History and Geography
           Nagaland became the 16th state of the Indian Union in 1963. It is bordered by Myanmar on
      the east, Arunachal on the north, Assam on the west and Manipur on the south. It lies between
      the parallels of 98 degree and 96 degree east longitude and 26.6 degree and 27.4 degree latitude
      north of the equator.
           The Naga people belong to the Indo-Mongoloid group of people living in a contiguous areas
      of the north-eastern hills of India and the upper portion of western Myanmar. The major
      recognised tribes of Nagaland are Angami, Ao, Chakhesang, Chang, Khiamniungan, Kuki,
      Konyak, Kachari, Lotha, Phom, Pochury, Rengma, Sangtam, Sumi, Yimchungrii and Zeliang.
      The Naga languages differ from tribe to tribe and sometimes even from one village to another.
      They are, however, under the Tibeto-Burman family.
           In the 12th and 13th centuries, gradual contacts with the Ahoms of present day Assam was
      established but this did not have any significant impact on the traditional Naga way of life.
      However, in the 19th century the British appeared on the scene and ultimately the area was
      brought under British administration. After Independence this territory was made a centrally
      administered area in 1957, administered by the Governor of Assam. It was known as the Naga
      Hills Tuensang Area. This failed to quell popular aspirations and political unrest began. Hence,
      in 1961, the area was renamed as Nagaland and given the status of state of the Indian Union,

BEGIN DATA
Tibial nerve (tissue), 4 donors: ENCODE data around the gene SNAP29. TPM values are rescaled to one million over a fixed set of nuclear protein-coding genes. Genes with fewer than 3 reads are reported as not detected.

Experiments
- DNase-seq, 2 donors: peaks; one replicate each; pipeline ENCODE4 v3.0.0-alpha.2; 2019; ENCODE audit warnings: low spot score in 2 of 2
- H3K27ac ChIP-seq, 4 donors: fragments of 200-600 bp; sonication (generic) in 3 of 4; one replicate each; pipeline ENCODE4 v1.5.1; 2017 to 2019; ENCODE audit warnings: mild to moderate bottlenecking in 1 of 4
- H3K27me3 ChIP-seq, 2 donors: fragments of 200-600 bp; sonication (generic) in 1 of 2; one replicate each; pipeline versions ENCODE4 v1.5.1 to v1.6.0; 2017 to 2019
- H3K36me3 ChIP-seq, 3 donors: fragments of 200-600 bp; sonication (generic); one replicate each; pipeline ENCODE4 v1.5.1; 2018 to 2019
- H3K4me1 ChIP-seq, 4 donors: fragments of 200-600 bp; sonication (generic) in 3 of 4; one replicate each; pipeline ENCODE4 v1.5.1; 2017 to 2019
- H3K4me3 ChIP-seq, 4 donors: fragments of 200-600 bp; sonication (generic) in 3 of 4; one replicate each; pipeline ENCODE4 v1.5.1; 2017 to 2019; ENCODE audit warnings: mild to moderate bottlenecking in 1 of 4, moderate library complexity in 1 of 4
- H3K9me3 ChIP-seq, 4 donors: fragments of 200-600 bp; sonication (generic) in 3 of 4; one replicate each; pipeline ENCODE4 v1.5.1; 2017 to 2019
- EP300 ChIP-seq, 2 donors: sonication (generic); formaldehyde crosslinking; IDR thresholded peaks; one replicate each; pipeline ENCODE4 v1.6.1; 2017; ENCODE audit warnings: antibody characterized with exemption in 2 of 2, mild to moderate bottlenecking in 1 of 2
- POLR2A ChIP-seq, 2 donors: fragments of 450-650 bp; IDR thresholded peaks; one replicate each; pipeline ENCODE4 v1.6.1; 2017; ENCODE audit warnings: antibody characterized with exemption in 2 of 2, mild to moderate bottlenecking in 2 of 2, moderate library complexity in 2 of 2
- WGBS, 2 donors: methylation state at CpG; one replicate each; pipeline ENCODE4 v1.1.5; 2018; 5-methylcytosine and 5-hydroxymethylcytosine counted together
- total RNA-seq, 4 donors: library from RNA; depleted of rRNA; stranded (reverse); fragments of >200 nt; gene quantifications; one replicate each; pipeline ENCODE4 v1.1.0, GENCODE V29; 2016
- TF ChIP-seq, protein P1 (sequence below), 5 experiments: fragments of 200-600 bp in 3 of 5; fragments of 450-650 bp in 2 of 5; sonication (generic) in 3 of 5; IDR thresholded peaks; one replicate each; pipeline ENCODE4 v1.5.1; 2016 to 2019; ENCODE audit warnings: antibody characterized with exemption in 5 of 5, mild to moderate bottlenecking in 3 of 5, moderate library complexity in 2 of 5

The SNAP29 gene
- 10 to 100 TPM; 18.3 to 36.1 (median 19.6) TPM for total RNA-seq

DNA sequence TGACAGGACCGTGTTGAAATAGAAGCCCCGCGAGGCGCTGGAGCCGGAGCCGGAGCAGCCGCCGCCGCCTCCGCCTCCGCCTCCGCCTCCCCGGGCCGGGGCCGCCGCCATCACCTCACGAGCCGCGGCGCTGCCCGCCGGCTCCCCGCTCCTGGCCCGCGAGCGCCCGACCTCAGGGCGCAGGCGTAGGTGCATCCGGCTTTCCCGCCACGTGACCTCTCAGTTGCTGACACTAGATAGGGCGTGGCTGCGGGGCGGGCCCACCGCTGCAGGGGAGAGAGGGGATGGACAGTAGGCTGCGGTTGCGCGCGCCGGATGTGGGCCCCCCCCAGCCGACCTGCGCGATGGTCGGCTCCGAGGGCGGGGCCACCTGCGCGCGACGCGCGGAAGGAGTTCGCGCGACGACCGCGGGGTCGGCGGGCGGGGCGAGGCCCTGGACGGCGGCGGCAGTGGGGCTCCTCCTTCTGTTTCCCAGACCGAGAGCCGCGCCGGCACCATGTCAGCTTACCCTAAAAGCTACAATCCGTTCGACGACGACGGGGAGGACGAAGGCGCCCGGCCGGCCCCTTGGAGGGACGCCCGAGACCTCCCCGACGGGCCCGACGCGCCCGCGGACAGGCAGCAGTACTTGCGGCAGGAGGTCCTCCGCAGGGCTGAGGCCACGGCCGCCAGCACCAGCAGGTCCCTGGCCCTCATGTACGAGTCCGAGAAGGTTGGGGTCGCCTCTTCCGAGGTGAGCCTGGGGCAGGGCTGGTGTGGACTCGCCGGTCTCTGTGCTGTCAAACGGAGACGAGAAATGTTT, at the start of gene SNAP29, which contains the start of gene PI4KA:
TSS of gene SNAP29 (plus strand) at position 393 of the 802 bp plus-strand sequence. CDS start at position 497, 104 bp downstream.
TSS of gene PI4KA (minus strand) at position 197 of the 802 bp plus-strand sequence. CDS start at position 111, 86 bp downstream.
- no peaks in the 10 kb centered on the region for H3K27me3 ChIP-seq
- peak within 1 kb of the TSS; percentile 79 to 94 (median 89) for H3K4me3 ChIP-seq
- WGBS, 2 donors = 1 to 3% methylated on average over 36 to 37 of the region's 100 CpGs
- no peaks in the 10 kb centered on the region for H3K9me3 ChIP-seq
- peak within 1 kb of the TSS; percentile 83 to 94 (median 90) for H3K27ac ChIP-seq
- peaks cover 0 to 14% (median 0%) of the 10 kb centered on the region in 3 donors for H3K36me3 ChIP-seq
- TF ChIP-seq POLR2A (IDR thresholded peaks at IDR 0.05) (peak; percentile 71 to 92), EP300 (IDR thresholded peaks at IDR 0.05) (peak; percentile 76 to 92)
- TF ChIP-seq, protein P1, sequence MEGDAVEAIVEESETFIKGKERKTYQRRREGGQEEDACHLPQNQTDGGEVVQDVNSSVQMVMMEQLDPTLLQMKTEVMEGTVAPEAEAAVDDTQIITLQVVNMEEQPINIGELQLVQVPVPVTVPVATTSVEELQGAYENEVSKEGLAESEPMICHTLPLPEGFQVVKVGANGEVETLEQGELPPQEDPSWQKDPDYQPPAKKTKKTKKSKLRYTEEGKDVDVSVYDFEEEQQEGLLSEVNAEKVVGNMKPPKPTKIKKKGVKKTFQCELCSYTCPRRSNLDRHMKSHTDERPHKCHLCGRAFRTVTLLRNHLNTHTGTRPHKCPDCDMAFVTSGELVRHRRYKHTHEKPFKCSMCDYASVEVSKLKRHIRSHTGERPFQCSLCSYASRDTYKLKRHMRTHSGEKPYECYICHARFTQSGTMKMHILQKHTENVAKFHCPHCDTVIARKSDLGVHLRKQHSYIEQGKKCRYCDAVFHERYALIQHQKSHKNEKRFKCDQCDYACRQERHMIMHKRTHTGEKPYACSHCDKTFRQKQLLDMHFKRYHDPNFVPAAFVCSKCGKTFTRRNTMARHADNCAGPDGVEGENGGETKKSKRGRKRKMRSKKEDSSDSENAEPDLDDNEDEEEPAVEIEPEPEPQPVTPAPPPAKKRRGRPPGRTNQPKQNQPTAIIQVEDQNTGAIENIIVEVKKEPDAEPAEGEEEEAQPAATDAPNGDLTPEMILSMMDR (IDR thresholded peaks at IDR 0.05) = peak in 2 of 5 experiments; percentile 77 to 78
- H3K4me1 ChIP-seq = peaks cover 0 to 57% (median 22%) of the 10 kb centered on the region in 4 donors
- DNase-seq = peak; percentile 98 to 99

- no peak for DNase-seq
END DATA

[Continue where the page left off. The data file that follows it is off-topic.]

which was formally inaugurated in December 1963.
           Nagaland is basically a land of agriculture with about 70 per cent of the population
      depending on agriculture. The contribution of this sector is very significant. Rice is the staple
      food. It occupies about 70 per cent of the total area under cultivation and constitutes about 75 per
      cent of the total food production in the state. The major land use pattern is slash and burn
      cultivation locally known as jhum. Total cultivable area is 7,21,924 hectares.
           Out of the total land area of 16,579 sq.km, forest area occupies approximately 8,62,9.30
      sq.km. There are Rangapahar wildlife sanctuaries in Dimapur district, Fakim wildlife sanctuaries
      in Tuensang district and Singphan wildlife sanctuaries in Mon district, Intanki National Park in
      Peren district and Zoological Park in Dimapur district.
           The state has an installed generation capacity of 27.84 MW only from small hydro electric
      power projects against the requirement of 95 MW. The main source of power is from the Central
      Sector Power allocation.
           The state has so far been constructing minor irrigations to divert small hill streams to the
      valleys and terraced field for rice cultivation covering an area of 82,150 hectares.
           The state is connected to the rest of the country with airport and railway stations at Dimapur